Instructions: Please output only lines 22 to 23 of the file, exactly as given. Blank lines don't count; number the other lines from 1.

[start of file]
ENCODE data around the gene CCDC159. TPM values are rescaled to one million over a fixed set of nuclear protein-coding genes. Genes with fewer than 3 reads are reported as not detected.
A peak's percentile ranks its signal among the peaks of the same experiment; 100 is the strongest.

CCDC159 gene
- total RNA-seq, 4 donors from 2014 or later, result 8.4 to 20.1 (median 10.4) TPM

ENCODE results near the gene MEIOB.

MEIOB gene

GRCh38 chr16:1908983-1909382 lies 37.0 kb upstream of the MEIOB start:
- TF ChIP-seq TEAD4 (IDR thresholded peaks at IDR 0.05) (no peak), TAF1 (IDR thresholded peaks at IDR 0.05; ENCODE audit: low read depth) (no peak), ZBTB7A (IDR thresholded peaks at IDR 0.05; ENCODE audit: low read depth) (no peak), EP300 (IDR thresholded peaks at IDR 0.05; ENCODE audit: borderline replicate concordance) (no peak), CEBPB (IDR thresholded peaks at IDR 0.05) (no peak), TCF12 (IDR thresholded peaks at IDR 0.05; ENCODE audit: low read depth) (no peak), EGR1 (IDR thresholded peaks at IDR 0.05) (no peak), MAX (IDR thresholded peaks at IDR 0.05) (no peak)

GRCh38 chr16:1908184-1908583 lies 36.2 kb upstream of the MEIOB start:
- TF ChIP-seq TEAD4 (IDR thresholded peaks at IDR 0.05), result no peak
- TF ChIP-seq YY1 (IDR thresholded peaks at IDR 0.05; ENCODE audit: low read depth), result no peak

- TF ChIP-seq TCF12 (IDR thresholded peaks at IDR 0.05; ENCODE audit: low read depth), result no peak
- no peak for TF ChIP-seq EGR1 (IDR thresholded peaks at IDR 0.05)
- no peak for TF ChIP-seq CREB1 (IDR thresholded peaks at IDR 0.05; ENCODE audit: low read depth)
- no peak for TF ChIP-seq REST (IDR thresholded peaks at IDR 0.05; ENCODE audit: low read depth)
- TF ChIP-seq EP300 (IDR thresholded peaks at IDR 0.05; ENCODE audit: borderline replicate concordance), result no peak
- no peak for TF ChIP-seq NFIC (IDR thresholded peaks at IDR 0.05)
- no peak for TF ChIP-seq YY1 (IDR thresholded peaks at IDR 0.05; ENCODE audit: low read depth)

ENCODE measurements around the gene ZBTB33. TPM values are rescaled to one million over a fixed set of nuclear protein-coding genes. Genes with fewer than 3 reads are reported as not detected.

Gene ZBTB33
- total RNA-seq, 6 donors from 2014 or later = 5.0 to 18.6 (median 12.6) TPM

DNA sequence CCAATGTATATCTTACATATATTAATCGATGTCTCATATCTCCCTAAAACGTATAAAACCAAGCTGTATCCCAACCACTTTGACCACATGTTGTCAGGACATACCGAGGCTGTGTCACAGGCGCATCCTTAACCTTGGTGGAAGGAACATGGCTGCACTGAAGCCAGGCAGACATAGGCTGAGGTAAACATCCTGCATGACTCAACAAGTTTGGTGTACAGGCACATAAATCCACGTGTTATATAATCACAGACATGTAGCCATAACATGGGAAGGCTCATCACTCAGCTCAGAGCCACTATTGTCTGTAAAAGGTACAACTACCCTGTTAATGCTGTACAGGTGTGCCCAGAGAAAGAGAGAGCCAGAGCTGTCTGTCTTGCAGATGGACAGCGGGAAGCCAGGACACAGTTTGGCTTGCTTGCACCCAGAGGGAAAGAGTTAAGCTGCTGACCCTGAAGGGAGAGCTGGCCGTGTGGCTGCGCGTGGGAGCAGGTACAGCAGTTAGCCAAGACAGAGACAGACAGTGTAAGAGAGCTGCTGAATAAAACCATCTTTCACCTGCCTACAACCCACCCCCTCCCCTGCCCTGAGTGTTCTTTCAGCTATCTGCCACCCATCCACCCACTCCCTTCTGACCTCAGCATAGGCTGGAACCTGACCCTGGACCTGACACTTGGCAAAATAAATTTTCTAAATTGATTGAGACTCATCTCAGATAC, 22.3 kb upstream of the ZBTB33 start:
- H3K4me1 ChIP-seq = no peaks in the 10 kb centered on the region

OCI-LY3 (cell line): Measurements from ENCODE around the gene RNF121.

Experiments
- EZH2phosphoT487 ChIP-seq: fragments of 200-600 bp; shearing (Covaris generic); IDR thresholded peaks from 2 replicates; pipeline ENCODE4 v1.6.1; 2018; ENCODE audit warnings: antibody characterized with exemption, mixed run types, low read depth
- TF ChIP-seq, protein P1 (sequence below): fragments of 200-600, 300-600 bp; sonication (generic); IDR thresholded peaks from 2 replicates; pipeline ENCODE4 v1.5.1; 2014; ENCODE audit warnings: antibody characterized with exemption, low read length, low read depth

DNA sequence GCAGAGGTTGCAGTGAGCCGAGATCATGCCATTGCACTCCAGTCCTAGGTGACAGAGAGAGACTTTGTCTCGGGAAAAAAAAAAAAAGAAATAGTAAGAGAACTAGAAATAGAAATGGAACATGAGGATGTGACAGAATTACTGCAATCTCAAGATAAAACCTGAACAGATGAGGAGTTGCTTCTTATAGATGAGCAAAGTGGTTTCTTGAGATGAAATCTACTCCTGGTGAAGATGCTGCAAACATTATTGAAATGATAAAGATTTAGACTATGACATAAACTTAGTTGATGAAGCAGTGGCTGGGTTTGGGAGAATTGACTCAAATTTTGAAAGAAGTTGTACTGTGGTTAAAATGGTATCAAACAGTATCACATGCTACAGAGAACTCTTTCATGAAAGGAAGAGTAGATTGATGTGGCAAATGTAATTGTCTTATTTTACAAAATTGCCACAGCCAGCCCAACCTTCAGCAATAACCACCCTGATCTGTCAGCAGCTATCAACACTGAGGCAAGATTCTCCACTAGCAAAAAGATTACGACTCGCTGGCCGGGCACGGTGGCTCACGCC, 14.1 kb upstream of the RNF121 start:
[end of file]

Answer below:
DNA sequence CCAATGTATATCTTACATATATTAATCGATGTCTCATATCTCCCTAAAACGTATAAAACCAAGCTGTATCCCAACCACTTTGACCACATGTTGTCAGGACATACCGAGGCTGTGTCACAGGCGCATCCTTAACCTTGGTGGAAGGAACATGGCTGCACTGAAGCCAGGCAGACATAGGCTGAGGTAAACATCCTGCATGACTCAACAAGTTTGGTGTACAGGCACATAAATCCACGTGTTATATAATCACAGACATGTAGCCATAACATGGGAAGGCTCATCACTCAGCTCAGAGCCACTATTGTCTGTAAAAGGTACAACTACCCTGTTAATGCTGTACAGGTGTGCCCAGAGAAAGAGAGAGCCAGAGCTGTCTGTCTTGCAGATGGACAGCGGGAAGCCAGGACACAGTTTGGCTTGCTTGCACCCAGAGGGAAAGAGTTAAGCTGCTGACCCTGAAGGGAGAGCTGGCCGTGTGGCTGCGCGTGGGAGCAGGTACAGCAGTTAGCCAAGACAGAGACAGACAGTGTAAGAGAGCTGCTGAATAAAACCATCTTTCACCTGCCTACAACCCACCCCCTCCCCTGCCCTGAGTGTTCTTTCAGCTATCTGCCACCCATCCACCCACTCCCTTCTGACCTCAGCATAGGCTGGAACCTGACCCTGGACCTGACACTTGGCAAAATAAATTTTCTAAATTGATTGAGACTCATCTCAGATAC, 22.3 kb upstream of the ZBTB33 start:
- H3K4me1 ChIP-seq = no peaks in the 10 kb centered on the region